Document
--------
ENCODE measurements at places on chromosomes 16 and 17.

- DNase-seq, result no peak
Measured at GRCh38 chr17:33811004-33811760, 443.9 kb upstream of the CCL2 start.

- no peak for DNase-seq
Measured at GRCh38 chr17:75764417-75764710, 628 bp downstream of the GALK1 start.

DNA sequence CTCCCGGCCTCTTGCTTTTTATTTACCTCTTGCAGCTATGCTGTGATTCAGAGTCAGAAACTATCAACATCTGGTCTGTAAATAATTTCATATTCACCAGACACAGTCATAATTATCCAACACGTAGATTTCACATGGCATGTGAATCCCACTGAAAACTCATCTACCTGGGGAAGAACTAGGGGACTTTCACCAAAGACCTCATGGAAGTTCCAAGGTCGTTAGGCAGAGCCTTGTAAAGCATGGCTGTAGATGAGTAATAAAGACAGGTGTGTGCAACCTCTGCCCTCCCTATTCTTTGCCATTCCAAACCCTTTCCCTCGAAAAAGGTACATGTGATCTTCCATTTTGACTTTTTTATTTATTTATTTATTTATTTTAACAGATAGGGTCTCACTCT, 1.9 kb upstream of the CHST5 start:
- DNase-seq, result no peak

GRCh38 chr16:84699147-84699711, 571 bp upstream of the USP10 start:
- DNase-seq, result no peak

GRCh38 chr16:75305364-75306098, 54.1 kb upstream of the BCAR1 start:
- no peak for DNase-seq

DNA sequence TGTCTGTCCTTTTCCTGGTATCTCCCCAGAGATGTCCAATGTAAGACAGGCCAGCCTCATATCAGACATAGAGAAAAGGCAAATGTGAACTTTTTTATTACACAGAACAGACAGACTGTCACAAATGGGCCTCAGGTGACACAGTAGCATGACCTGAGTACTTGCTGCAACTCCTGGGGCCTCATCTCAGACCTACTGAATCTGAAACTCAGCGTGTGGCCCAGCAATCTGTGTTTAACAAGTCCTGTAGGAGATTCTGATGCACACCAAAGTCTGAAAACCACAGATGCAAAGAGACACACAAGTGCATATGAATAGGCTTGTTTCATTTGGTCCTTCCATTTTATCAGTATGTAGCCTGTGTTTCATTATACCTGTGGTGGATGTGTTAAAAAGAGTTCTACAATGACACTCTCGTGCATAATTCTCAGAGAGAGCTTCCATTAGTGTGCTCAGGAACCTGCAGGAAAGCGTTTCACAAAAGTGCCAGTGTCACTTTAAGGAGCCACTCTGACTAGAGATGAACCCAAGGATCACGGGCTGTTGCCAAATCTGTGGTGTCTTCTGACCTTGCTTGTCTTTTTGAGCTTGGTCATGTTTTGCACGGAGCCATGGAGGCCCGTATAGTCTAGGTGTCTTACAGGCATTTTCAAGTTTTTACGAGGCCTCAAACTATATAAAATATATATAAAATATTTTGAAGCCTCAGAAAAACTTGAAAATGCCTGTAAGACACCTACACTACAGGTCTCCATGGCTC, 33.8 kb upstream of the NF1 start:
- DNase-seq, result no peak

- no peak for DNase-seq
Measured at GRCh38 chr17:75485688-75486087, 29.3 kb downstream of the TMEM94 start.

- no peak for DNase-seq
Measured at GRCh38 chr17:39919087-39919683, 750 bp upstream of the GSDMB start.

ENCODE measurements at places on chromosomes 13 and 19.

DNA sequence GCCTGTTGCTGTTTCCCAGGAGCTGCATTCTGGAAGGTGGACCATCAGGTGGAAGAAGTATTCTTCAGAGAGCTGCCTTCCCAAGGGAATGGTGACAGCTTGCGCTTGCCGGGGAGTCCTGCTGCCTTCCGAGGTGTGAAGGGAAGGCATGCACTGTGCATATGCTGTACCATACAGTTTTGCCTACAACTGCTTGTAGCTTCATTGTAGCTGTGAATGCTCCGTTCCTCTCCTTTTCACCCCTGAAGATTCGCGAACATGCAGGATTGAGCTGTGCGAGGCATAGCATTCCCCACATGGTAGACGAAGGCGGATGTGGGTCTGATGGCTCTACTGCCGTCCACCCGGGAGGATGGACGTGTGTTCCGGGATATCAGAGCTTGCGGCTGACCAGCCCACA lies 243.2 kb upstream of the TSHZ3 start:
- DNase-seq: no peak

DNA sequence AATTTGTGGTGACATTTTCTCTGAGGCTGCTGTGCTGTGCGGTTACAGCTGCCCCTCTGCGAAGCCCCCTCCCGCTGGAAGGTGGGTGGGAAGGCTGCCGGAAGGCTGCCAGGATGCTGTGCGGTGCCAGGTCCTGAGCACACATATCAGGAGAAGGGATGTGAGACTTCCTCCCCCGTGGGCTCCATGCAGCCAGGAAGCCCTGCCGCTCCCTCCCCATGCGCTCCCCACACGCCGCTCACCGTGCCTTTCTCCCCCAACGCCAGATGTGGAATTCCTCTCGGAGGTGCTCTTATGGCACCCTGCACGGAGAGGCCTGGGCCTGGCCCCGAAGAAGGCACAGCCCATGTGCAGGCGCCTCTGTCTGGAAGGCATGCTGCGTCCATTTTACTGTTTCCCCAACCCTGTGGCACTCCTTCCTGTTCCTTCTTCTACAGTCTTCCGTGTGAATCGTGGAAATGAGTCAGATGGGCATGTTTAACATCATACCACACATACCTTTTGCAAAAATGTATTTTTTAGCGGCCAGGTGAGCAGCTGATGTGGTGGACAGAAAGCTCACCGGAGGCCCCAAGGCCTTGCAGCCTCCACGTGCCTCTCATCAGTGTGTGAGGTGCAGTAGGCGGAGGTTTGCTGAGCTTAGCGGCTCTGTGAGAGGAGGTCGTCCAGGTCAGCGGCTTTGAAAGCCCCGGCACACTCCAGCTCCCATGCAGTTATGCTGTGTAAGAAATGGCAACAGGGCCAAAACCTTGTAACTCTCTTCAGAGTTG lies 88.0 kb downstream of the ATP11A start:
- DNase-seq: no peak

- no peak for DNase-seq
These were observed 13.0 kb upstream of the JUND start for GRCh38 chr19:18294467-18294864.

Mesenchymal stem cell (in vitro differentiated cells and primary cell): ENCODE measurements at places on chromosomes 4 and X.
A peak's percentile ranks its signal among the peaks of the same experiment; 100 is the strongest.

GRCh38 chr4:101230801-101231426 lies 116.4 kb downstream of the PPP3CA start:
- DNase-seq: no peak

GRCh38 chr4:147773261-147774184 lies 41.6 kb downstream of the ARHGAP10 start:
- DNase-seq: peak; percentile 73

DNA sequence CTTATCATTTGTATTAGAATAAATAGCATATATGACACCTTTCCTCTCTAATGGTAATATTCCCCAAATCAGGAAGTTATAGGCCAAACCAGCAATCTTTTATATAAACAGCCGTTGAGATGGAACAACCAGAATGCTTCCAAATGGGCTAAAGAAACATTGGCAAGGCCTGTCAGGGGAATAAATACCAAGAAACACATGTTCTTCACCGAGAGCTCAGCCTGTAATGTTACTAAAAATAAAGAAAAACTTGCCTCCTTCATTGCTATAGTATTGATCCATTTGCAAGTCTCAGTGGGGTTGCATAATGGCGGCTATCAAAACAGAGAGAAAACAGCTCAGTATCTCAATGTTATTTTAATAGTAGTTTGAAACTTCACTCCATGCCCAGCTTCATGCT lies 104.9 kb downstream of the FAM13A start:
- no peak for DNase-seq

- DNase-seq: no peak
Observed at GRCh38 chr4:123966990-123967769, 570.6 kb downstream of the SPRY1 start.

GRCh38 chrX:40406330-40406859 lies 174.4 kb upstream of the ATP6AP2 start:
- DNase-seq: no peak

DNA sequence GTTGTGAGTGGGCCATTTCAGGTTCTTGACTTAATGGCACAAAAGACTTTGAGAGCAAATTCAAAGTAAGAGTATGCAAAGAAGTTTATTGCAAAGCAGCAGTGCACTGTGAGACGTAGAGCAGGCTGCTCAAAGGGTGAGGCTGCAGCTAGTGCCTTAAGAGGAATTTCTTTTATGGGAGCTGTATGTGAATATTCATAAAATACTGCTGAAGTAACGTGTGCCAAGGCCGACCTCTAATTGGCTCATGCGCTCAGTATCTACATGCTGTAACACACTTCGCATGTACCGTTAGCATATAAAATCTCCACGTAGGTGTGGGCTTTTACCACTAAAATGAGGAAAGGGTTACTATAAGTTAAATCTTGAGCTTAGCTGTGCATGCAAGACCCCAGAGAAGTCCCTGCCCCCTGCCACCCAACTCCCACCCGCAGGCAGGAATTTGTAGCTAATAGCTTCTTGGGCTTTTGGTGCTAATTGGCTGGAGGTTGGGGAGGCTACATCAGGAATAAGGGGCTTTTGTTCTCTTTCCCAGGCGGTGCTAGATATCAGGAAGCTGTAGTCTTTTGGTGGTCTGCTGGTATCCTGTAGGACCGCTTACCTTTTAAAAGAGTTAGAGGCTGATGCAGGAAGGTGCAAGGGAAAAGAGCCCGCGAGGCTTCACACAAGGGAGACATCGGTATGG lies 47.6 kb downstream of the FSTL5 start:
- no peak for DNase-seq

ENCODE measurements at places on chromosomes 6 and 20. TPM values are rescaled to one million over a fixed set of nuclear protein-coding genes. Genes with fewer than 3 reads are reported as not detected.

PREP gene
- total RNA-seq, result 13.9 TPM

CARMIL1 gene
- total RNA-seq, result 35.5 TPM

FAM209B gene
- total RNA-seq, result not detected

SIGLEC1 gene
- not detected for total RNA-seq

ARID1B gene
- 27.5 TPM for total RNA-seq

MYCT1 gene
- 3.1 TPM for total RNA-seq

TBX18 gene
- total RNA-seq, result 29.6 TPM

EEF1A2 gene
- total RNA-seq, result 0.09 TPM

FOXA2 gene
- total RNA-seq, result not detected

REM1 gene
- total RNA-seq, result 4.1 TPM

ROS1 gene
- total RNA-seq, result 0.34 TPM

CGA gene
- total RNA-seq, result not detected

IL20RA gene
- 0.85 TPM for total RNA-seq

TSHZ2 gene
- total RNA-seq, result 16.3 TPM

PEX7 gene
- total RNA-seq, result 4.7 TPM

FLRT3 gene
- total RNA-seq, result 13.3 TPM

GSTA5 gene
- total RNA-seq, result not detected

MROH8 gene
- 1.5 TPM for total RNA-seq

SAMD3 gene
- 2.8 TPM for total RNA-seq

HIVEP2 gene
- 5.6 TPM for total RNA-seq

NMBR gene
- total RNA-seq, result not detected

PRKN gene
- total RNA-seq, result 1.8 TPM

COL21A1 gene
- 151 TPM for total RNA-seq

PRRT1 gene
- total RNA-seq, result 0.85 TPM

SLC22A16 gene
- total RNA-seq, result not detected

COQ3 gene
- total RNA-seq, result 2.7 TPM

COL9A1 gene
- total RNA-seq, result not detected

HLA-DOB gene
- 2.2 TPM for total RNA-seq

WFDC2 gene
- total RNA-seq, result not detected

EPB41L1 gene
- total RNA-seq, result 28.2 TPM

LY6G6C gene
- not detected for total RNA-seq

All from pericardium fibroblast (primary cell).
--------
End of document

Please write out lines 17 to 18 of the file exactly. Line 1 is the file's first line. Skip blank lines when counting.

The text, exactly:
Measured at GRCh38 chr17:39919087-39919683, 750 bp upstream of the GSDMB start.

ENCODE measurements at places on chromosomes 13 and 19.